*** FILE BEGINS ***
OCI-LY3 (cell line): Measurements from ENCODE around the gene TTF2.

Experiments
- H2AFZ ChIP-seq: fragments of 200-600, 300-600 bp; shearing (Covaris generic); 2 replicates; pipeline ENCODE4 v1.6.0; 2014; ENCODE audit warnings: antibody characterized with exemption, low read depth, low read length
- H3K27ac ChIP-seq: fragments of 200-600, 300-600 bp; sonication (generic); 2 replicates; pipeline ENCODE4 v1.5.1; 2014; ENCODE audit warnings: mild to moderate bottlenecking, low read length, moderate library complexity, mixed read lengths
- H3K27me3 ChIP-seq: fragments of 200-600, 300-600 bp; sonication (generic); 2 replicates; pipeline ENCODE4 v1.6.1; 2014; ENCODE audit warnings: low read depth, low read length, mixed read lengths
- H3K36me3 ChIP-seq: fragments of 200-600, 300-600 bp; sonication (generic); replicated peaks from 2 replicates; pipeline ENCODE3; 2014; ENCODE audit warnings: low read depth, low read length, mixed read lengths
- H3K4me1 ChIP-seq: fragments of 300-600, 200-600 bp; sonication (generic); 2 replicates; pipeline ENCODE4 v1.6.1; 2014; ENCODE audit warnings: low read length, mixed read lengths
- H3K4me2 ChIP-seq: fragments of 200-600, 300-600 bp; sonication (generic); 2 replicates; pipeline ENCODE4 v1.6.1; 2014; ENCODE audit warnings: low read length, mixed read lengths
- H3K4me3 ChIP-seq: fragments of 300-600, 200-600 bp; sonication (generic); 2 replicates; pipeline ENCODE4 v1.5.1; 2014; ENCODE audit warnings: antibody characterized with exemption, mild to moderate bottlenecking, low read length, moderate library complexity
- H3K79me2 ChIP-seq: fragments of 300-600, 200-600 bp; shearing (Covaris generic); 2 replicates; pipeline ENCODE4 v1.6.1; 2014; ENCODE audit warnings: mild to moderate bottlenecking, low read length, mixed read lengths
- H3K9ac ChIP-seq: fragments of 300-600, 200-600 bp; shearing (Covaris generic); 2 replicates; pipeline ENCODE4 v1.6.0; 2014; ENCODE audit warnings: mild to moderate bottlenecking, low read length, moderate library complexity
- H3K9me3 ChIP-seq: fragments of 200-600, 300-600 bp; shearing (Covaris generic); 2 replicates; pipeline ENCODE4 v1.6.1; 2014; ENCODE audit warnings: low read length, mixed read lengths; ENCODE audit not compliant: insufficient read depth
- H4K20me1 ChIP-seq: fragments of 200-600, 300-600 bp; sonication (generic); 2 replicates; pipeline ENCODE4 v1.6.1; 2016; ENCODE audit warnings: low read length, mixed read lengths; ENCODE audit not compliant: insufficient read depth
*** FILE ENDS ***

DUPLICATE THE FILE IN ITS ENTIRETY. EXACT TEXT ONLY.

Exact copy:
OCI-LY3 (cell line): Measurements from ENCODE around the gene TTF2.

Experiments
- H2AFZ ChIP-seq: fragments of 200-600, 300-600 bp; shearing (Covaris generic); 2 replicates; pipeline ENCODE4 v1.6.0; 2014; ENCODE audit warnings: antibody characterized with exemption, low read depth, low read length
- H3K27ac ChIP-seq: fragments of 200-600, 300-600 bp; sonication (generic); 2 replicates; pipeline ENCODE4 v1.5.1; 2014; ENCODE audit warnings: mild to moderate bottlenecking, low read length, moderate library complexity, mixed read lengths
- H3K27me3 ChIP-seq: fragments of 200-600, 300-600 bp; sonication (generic); 2 replicates; pipeline ENCODE4 v1.6.1; 2014; ENCODE audit warnings: low read depth, low read length, mixed read lengths
- H3K36me3 ChIP-seq: fragments of 200-600, 300-600 bp; sonication (generic); replicated peaks from 2 replicates; pipeline ENCODE3; 2014; ENCODE audit warnings: low read depth, low read length, mixed read lengths
- H3K4me1 ChIP-seq: fragments of 300-600, 200-600 bp; sonication (generic); 2 replicates; pipeline ENCODE4 v1.6.1; 2014; ENCODE audit warnings: low read length, mixed read lengths
- H3K4me2 ChIP-seq: fragments of 200-600, 300-600 bp; sonication (generic); 2 replicates; pipeline ENCODE4 v1.6.1; 2014; ENCODE audit warnings: low read length, mixed read lengths
- H3K4me3 ChIP-seq: fragments of 300-600, 200-600 bp; sonication (generic); 2 replicates; pipeline ENCODE4 v1.5.1; 2014; ENCODE audit warnings: antibody characterized with exemption, mild to moderate bottlenecking, low read length, moderate library complexity
- H3K79me2 ChIP-seq: fragments of 300-600, 200-600 bp; shearing (Covaris generic); 2 replicates; pipeline ENCODE4 v1.6.1; 2014; ENCODE audit warnings: mild to moderate bottlenecking, low read length, mixed read lengths
- H3K9ac ChIP-seq: fragments of 300-600, 200-600 bp; shearing (Covaris generic); 2 replicates; pipeline ENCODE4 v1.6.0; 2014; ENCODE audit warnings: mild to moderate bottlenecking, low read length, moderate library complexity
- H3K9me3 ChIP-seq: fragments of 200-600, 300-600 bp; shearing (Covaris generic); 2 replicates; pipeline ENCODE4 v1.6.1; 2014; ENCODE audit warnings: low read length, mixed read lengths; ENCODE audit not compliant: insufficient read depth
- H4K20me1 ChIP-seq: fragments of 200-600, 300-600 bp; sonication (generic); 2 replicates; pipeline ENCODE4 v1.6.1; 2016; ENCODE audit warnings: low read length, mixed read lengths; ENCODE audit not compliant: insufficient read depth